In our never-ending quest for happiness, we often overlook the fact that it can never be a permanent state.
And that knowing how to identify it is contingent on being intimately familiar with its polar opposite, sadness.
The black dog of depression chewed up five years of my life. And yet, there were infrequent and isolated manifestations of bright, sparkling joy in the middle of darkness.
I remember every single one of them vividly.
Watching the sunset at the back of a ferry in the middle of the Strait of Juan de Fuca on my way back to Seattle from Victoria, BC; eating the most delicious cup of coconut pudding made in a little hut in downtown Vancouver; petting a tabby cat in a bookstore in Kitsilano…
Canada, it seems, is a joy-inducing destination for me, a gentle contrast to my harsh American life, a place where please and sorry are still part of daily exchanges between humans. So much so that even buses apologize for being out of service!
I hoarded happy memories so I could draw strength from them again and again during those endless stretches of housebound time that were the hallmark of my depression.
Back then, I wasn’t sure I’d ever recover the ability to be a human in the world.
Although I eventually did, I still use the same coping strategies today. Whenever exhaustion gets the better of me, I think of the tingling joy I felt skipping down the street in Lisbon with Portuguese electro-pop between my ears last January.
When your happiness drought lasts as long as mine did, collecting moments that make you feel good is one surefire way to store up joy for times when it may not be so abundant.
Summoning the power of happy memories doesn’t mean you live in the past but that you’ve chosen to ground yourself in contentment instead. And focusing on what makes your heart glad tends to bring forth more of the same.
When my stepmom’s Stage 4 cancer becomes a little too heavy to bear, this is what my parents do, too. She and Dad are fond of recalling travel anecdotes gathered over two decades and spanning the entire globe.
Like a shot in the arm, past happiness never fails to make them both perk up. Within minutes, the atmosphere can go from downhearted to shared mirth because they’re both natural storytellers and funny people. Plus there’s nothing I love more than asking questions about all the places I yet have to visit.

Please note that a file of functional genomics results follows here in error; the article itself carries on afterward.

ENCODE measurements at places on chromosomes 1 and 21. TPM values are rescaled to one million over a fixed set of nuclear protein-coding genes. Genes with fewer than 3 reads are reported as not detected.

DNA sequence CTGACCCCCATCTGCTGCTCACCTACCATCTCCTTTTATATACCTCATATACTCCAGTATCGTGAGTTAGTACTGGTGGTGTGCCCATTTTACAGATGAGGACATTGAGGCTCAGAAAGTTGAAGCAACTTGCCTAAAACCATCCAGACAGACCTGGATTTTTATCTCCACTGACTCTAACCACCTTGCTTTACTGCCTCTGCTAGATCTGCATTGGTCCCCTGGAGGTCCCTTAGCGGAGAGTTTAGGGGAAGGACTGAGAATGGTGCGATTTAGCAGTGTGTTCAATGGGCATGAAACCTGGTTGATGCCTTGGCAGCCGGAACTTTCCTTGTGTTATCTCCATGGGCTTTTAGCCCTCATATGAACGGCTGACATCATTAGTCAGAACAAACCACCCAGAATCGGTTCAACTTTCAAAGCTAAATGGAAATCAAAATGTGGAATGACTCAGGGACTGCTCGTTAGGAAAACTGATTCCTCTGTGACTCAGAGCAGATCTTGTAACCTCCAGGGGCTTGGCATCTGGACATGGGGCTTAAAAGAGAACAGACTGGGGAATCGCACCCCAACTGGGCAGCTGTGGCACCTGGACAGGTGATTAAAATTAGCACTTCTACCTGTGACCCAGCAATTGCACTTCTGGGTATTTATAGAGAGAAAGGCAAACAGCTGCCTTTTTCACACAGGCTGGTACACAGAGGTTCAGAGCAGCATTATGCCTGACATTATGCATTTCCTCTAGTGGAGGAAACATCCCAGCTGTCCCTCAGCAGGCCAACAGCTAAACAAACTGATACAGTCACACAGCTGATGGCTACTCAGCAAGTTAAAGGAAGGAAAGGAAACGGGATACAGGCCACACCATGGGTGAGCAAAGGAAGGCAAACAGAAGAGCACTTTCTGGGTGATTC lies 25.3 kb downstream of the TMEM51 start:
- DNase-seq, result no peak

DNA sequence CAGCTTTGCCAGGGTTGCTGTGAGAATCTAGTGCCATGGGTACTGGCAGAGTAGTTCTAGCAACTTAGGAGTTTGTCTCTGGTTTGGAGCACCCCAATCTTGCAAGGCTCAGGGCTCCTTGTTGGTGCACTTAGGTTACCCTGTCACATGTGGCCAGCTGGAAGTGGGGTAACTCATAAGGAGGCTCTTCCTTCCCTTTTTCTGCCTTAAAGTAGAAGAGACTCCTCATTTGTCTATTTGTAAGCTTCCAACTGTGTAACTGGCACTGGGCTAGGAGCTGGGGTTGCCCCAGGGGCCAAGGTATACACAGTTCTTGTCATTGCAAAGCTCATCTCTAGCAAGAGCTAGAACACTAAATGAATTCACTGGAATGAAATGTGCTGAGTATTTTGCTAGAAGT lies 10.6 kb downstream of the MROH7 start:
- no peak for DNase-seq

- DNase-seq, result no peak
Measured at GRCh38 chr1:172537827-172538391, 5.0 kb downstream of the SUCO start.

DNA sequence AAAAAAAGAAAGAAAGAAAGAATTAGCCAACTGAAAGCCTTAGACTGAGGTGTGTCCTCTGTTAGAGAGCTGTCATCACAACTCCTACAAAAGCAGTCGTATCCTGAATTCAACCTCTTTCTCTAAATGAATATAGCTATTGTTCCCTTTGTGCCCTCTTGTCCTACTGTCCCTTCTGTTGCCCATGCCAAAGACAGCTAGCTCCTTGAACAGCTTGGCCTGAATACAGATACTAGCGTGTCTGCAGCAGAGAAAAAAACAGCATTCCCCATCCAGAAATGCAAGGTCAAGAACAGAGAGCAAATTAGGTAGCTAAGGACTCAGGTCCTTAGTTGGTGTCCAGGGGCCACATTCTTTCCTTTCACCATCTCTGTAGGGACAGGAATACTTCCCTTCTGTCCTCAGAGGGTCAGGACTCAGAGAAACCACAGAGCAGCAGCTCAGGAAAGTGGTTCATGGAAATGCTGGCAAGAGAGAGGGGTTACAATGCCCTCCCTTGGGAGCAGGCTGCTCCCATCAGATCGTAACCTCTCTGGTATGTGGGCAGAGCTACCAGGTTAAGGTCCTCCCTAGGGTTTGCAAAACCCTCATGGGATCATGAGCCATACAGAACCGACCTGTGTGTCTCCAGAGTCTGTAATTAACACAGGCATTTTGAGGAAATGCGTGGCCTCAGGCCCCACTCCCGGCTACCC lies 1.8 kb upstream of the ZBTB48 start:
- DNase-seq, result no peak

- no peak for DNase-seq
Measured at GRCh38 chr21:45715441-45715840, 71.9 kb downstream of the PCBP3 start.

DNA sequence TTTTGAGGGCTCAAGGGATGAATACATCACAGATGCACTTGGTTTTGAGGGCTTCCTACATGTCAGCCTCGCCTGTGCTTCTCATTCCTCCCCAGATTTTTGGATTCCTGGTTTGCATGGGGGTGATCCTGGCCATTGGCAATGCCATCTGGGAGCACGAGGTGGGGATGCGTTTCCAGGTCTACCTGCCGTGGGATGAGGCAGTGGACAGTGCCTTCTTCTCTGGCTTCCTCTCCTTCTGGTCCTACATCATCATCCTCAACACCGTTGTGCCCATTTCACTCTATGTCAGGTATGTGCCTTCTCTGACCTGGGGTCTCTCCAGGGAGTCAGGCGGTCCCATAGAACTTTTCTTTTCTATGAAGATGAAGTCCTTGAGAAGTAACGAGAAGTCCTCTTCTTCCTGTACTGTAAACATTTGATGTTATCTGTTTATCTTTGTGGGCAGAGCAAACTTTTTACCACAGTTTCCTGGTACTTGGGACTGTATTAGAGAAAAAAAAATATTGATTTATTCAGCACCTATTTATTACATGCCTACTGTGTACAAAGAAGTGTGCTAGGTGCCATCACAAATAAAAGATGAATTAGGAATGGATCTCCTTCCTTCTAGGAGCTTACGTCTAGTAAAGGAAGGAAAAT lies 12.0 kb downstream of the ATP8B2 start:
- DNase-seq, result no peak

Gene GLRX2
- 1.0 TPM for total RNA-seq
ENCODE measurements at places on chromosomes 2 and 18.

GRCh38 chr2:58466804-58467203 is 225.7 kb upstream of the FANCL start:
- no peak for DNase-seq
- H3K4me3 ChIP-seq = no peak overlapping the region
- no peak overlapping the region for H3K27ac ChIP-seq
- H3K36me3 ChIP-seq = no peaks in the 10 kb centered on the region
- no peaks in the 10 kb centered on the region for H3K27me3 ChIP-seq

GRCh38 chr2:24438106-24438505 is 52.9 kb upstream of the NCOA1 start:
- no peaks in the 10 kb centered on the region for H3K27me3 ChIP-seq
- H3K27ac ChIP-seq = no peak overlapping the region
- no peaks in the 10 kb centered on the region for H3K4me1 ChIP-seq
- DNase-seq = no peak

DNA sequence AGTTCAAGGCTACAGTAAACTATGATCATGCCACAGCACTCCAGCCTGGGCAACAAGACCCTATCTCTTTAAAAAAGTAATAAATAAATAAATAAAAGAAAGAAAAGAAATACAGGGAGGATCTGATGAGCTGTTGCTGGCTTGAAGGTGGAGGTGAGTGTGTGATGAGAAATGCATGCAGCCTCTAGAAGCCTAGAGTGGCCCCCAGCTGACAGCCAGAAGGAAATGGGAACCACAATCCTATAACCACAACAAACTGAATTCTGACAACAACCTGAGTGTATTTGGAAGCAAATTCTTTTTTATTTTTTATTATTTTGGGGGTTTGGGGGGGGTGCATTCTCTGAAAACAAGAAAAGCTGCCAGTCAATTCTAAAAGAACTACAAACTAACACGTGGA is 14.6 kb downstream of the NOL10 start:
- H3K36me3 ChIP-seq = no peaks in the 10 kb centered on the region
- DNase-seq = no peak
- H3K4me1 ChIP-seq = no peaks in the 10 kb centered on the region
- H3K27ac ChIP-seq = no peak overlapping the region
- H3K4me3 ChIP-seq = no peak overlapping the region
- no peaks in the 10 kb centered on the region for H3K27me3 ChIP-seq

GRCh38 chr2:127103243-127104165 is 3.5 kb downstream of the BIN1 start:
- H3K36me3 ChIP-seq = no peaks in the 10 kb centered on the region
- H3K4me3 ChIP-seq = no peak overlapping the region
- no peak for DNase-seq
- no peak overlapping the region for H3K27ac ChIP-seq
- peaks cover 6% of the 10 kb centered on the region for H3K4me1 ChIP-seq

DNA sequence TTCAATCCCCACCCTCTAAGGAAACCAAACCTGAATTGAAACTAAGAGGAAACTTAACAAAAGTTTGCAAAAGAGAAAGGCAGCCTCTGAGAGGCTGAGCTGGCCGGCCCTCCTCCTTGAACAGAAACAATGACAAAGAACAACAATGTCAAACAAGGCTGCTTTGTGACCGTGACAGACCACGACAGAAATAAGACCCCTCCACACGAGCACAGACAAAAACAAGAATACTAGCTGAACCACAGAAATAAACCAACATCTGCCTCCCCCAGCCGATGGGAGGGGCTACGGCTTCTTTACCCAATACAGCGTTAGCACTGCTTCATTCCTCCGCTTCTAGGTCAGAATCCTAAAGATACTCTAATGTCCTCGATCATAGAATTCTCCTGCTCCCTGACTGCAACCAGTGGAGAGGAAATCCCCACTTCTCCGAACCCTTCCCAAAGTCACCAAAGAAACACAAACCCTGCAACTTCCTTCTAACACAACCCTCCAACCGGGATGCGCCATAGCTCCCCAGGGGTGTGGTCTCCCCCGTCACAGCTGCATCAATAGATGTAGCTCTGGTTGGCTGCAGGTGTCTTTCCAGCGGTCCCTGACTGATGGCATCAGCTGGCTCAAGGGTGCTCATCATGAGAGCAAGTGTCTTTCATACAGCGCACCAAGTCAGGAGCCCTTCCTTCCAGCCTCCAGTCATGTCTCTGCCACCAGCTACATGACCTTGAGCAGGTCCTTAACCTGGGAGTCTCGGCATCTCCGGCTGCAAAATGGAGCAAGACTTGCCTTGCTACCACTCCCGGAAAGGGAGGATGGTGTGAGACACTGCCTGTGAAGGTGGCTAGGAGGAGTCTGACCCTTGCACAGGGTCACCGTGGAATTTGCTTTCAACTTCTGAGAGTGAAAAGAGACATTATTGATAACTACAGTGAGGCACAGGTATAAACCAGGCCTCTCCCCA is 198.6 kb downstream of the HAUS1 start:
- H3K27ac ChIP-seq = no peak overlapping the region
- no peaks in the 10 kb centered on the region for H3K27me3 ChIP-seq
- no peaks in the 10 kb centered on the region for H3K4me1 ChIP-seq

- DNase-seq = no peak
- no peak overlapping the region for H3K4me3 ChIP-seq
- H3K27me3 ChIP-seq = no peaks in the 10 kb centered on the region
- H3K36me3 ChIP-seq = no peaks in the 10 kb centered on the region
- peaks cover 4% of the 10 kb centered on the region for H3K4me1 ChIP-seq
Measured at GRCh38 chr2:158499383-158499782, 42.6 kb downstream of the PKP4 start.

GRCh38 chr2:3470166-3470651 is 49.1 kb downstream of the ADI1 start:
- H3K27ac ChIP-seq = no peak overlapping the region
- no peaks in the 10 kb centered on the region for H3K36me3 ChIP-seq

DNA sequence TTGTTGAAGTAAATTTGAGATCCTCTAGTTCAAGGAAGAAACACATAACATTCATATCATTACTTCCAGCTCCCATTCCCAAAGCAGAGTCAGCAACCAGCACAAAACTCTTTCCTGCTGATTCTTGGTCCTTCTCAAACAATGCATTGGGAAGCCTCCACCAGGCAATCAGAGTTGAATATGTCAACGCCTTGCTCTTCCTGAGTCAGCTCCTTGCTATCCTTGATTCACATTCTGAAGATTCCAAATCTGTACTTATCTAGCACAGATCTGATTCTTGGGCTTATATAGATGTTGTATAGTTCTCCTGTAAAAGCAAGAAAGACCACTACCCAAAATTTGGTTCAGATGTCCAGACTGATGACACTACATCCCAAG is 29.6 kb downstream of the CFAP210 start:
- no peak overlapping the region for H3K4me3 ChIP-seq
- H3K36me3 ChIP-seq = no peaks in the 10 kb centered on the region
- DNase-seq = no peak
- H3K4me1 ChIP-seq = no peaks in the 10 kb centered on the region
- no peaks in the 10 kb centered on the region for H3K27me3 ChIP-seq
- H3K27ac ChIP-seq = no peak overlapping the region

And just like that, we’ve weathered another storm.
“So you’ve come for a visit. That’s nice.”
Toward the end of her life, my grandmother was no longer in control of her mental faculties but she never failed to acknowledge happy when it showed up.
Visits were the highlight of her day, and she would recall them at length during the long hours she spent alone. By then, her eyesight was so bad she could no longer read, do crosswords, or watch TV.
Heeding my grandma’s example is partly how I was able to overcome paralyzing depression, recover the writing voice that had gone missing for five years, and go back to being functional.
I’m uncommonly lucky in so far as vocation is also my livelihood. Even on the toughest days when stringing words together is akin to nailing jello to a tree and I’m so tired I get dizzy while sitting down, joy is never far away.
And if I can’t quite locate it, all I have to do is remember all the goodness that happened since I went back to writing. Much of that goodness has human names and has been instrumental in helping me break out of isolation.
When all else fails and my brain refuses to engage, music does a good job at triggering rushes of delight with one song, and even bliss if I listen to more than one.
“All that could be is,” I’m wont to exclaim to no one in particular every now and then. Five words are all it takes for me to stop time, surrender to the life-affirming pleasure of a moment, and commit it to memory.
Just like my grandmother used to.
Frame fleeting goodness in gratitude and pin it up in your mental museum for permanent viewing.
That way, you’ll be able to conjure up happy any time the present comes up short.
I’m a French-American writer, journalist, and editor living out of a suitcase in transit between North America and Europe. To continue the conversation, follow the bird. For email and everything else, deets in bio.